Raspberries need a framework of horizontal wires to be trained against, otherwise they can become a bit unruly. 2 sets of horizontal wires about 1 and 2 m above ground, should be stapled securely to stout 2.5 m long posts, some 2 m apart, standing about 2 m above ground.

Plenty of general fertilizer is needed as all the fruiting wood is renewed each year. A liberal sprinkling of potash fertilizer will help produce plenty of flowers.

As the canes that you buy are usually fairly short, you will only get a few berries just to taste, in the first year from Summer fruiting varieties. You will have to wait to the following year for a good crop.


Pests and diseases.

Net against the birds, watch out for wasps and set up wasp traps. In a very wet year, slugs and snails find their way up the canes and smear their slime over the fruit, but do not seem to actually eat the fruit though it may be spoilt. Some of the Summer fruiting type are prone to virus diseases, either brought in with new stock, (only buy certified stock) or infected by Greenfly.The Autumn types do not seem to be so badly affected by this problem.

The Raspberry Beetle damages the fruit by laying its eggs in the immature fruit, which then develop into grubs. Commercially, they spray at the flowering stage with a pesticide, but I prefer not to spray and instead try to make sure that all ripe fruit is picked as soon as it is ready, which means that fewer Beetles hatch to re-infect the rest of the crop. Unfortunately, the beetle grubs badly disfigure the yellow fruiting varieties, as all too visible in the adjacent photo. Raspberry beetles can also bite if  they think that your hand is a tasty fruit! Autumn rasps do not seem to suffer  attacks of raspberry beetle as badly as the Summer rasps, but they are not immune.


Weed killer damage to Raspberry plants.

Raspberry canes are particularly susceptible to damage from weed killers. Glyphosate weed killer spray wind-blown onto adjoining raspberry canes, can cause dwarfing and distortion to the leaves or even death of the plant. Leaf damage even shows up the following year as shown in the photo to the left.

Mulching of raspberries using grass clippings containing the hormonal weed killer, clopyralid, or using manure contaminated with aminopyralid causes severe leaf damage and distortion as shown here.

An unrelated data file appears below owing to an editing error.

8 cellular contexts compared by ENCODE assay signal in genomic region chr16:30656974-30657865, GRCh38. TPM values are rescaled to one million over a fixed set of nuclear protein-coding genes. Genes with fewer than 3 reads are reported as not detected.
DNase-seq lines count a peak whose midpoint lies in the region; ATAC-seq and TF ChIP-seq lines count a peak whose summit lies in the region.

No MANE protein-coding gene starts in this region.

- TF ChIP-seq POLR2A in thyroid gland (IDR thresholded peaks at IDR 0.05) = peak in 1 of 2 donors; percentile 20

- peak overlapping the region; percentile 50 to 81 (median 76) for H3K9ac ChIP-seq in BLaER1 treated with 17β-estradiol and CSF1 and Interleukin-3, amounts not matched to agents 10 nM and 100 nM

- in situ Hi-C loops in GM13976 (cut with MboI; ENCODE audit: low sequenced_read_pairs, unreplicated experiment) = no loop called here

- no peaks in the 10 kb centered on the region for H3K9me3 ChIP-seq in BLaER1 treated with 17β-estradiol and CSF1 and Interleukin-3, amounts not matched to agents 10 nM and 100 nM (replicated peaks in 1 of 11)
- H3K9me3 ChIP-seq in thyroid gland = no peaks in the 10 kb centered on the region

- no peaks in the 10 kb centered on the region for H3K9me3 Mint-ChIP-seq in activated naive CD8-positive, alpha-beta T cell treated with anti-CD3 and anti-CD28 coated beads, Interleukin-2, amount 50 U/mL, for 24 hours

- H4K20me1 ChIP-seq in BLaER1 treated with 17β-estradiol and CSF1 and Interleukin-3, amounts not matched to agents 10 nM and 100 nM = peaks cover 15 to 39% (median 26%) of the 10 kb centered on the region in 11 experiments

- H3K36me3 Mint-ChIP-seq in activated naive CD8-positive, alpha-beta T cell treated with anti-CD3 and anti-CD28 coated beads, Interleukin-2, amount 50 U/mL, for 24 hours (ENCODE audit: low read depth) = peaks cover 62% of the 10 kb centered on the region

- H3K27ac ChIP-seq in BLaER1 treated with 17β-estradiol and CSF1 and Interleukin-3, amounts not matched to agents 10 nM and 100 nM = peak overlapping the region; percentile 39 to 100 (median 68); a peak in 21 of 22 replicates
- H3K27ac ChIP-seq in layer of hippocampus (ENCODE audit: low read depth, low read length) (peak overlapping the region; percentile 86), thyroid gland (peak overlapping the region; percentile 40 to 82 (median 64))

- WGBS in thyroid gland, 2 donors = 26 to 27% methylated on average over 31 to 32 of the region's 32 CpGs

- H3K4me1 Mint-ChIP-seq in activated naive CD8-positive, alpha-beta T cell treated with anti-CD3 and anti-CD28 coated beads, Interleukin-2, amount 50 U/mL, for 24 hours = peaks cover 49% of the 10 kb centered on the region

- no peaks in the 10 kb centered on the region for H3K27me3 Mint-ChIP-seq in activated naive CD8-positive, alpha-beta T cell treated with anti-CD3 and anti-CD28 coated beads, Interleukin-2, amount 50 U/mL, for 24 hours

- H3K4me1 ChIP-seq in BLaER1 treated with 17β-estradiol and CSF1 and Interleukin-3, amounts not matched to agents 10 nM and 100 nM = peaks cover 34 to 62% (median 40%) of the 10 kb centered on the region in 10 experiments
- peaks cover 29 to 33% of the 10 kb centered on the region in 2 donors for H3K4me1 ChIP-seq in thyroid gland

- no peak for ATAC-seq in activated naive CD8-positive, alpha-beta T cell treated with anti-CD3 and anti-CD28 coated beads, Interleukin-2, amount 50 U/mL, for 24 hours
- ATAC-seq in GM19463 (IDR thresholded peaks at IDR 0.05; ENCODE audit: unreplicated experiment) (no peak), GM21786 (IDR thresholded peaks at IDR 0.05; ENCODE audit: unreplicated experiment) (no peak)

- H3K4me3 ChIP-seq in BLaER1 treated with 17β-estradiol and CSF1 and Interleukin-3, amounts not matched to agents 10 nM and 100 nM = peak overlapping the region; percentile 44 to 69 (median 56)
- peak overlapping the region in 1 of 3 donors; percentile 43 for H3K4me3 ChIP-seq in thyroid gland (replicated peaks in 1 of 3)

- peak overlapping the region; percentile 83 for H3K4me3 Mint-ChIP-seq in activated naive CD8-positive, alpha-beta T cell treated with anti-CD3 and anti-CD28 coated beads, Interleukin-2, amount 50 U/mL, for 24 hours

Propagation of Raspberries is carried out by lifting the suckers  (young shoots or basal shoots) that pop up some distance from the main plant stems. Only use suckers or canes from plants that are showing absolutely no sign of disease. They can then be replanted in a new bed at the same depth that they were growing before. The new bed should be positioned in an area of ground that has not grown Raspberries for a few years.


Picking of fruit is best carried out at least every two days, and picking may even be necessary every day during the peak fruiting, if the weather is very hot. If possible pick the fruit when it is dry as the fruit will last better with less problems with botrytis. As the fruit is very fragile, transport the fruit as soon as possible and store in the fridge in an open container.


Fruit is best used fresh, such as a topping on breakfast cereals or porridge made without salt. It is also good in fruit salads. The choice is yours! Just go easy on the caster sugar and the double cream!


The second quality of fruit can be used to make jam and jelly(with the pips strained out), ice cream or even a liqueur.

RASPBERRY  (Rubus ideaus)

TRULY RIPE RASPBERRIES OCTOBER FRUIT SELECTION RASPBERRY BEETLE GRUB DAMAGE RASPBERRY CANE TIE-IN RASPBERRY BEETLE RASPBERRY BEETLE GRUB LHS JOAN J, RHS AUTUMN BLISS GLYPHOSATE  DAMAGE  TO  RASPBERRIES PURPLE GLEN COE